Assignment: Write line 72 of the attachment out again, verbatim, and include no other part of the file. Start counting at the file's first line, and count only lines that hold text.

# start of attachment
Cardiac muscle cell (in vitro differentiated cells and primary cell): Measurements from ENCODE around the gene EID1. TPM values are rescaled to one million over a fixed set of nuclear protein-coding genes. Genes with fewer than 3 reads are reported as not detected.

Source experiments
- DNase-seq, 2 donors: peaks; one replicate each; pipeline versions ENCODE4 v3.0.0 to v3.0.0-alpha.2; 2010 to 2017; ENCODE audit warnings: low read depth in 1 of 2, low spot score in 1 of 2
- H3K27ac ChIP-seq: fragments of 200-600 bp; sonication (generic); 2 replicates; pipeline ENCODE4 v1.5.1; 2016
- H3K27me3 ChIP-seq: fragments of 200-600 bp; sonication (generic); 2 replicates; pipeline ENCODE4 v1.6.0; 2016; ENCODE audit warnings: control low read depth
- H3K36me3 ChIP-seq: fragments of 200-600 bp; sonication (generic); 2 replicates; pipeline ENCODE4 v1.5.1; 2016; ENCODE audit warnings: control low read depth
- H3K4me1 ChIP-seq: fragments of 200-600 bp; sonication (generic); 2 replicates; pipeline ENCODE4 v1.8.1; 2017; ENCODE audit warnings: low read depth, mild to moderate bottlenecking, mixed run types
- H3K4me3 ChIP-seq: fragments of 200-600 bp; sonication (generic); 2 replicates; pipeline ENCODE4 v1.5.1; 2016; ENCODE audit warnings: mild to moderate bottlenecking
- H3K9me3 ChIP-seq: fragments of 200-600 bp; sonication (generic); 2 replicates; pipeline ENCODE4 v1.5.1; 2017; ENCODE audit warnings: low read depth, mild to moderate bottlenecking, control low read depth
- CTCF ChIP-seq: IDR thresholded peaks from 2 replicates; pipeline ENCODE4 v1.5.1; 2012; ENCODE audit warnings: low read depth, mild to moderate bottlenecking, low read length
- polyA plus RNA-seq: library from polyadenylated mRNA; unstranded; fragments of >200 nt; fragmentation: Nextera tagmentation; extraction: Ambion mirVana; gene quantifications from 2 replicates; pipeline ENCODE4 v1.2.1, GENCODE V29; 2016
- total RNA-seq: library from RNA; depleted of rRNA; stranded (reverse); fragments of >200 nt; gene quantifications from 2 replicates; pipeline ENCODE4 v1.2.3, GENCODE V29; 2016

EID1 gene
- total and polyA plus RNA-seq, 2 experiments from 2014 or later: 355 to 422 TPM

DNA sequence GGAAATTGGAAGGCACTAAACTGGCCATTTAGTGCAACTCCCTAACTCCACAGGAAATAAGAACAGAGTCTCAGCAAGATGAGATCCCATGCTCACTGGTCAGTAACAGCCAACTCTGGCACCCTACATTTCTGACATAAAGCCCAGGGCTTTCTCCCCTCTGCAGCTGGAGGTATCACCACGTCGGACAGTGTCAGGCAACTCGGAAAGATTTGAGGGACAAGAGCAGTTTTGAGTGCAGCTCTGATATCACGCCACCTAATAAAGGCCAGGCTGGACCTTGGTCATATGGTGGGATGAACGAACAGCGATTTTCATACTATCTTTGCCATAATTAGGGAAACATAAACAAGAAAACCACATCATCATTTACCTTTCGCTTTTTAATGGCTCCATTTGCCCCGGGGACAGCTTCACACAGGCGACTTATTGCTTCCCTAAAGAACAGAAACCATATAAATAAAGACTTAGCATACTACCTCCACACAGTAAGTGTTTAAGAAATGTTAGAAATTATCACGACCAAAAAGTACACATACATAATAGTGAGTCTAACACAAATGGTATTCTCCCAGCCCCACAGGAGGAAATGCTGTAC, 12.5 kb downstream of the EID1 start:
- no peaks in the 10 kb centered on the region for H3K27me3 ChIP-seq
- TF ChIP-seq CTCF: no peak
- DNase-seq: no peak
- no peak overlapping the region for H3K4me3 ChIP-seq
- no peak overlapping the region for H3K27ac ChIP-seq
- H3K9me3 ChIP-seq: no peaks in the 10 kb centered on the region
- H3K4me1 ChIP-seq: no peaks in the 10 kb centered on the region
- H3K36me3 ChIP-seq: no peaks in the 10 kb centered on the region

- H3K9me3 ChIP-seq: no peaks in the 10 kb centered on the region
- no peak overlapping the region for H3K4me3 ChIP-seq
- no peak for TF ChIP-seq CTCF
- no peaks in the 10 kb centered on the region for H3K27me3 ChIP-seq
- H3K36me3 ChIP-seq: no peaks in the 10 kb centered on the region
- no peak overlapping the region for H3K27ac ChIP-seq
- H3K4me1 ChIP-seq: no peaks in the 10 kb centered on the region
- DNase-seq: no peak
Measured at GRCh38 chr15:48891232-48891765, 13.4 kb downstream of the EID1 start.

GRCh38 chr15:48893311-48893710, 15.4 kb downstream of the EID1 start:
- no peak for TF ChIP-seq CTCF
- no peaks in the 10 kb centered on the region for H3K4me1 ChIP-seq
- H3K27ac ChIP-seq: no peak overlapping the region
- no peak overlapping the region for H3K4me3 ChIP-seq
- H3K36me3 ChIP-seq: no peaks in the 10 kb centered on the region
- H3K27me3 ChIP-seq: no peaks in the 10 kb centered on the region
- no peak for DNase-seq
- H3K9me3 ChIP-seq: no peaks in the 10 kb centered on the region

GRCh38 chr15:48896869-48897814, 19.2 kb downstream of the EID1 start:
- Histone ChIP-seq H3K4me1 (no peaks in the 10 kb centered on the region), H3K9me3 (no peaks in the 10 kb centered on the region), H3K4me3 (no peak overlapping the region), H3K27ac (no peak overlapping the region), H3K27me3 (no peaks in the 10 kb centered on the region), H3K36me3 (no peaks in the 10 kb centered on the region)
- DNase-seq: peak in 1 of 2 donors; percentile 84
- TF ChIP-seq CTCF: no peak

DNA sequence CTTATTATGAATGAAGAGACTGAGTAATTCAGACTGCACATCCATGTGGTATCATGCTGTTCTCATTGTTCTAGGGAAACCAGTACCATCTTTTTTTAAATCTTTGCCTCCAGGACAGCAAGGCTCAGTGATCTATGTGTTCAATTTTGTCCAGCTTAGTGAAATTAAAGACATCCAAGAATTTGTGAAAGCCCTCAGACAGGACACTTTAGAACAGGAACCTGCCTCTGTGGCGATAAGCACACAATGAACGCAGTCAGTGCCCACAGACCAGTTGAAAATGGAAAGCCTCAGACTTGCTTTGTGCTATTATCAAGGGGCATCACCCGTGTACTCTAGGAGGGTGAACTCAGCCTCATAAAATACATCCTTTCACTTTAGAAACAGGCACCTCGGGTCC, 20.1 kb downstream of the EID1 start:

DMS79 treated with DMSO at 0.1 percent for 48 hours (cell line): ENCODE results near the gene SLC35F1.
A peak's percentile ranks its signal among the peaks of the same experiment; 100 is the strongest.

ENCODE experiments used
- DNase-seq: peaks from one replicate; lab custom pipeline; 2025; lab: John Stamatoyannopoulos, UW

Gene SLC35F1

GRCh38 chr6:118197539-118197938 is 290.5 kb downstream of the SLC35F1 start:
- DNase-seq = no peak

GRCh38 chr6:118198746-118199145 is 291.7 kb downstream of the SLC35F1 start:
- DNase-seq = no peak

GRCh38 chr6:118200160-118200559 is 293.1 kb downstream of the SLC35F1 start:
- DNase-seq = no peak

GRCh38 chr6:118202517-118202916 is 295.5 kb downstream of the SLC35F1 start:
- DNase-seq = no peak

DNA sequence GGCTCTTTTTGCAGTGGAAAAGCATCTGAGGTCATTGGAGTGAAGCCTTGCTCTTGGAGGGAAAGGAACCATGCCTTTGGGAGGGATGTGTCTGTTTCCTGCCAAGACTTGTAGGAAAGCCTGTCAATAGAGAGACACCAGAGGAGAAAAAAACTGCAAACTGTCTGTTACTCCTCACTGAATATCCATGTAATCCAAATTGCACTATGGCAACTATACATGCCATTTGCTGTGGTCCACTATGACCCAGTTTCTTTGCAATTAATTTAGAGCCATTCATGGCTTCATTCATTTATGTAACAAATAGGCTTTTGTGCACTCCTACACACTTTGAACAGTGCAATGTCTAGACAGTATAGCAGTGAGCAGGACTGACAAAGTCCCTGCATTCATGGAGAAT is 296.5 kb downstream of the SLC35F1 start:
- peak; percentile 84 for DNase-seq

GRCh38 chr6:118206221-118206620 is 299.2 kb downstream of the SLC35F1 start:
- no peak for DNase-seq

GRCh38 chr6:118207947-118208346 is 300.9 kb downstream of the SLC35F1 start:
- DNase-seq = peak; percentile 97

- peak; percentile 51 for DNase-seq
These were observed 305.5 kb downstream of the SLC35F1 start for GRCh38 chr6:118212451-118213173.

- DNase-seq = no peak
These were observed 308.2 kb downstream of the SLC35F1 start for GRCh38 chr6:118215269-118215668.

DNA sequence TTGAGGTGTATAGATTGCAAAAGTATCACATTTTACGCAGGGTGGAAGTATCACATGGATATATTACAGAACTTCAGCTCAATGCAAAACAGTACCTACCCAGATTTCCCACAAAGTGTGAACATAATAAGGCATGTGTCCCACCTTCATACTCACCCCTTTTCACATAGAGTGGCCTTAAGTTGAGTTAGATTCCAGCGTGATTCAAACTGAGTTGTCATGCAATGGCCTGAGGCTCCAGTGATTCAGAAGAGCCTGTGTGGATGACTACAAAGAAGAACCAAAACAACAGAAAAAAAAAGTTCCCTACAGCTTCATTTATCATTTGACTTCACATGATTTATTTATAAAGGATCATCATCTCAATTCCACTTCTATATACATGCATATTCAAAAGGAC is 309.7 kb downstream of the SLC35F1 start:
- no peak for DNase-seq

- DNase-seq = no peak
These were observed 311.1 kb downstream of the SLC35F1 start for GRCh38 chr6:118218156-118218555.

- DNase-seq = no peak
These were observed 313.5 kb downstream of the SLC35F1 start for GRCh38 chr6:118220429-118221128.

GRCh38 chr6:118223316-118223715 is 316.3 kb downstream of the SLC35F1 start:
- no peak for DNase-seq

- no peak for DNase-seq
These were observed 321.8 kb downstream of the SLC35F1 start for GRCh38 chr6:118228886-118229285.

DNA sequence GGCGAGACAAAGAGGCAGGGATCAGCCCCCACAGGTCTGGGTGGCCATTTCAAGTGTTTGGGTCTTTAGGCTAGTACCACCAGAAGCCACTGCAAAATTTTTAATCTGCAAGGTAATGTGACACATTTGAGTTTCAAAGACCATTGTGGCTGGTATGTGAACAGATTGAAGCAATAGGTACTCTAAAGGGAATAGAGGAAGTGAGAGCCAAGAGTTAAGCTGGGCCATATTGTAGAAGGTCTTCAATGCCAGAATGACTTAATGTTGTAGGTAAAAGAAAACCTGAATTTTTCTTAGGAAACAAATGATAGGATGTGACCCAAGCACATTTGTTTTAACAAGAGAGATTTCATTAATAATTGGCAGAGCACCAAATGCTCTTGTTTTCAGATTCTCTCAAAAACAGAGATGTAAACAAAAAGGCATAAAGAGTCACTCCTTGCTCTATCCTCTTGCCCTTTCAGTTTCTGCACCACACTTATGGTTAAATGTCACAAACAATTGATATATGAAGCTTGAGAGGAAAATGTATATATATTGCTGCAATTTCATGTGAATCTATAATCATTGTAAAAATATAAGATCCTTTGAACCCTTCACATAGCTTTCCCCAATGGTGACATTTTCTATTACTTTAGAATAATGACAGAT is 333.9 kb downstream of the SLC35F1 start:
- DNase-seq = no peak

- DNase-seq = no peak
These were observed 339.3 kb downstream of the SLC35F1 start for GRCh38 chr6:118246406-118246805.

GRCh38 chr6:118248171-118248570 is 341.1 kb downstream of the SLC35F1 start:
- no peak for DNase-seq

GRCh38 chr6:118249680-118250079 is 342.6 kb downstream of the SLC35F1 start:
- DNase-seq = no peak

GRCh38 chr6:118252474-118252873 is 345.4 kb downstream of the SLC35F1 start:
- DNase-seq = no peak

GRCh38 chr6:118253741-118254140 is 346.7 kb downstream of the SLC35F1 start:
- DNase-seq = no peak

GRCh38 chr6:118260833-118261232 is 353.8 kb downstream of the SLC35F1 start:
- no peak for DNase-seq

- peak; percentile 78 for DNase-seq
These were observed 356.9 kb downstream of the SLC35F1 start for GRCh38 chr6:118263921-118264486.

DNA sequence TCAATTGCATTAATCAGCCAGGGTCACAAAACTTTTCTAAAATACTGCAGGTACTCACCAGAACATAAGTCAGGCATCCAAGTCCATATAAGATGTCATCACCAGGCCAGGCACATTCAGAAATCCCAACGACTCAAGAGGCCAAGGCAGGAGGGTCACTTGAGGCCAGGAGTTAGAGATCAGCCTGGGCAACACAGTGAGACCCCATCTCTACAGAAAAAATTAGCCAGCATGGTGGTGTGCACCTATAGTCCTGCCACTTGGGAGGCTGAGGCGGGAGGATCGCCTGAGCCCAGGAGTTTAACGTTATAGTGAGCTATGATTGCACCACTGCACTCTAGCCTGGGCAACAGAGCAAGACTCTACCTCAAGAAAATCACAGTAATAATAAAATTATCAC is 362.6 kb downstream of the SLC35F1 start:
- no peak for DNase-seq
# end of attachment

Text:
- DNase-seq = no peak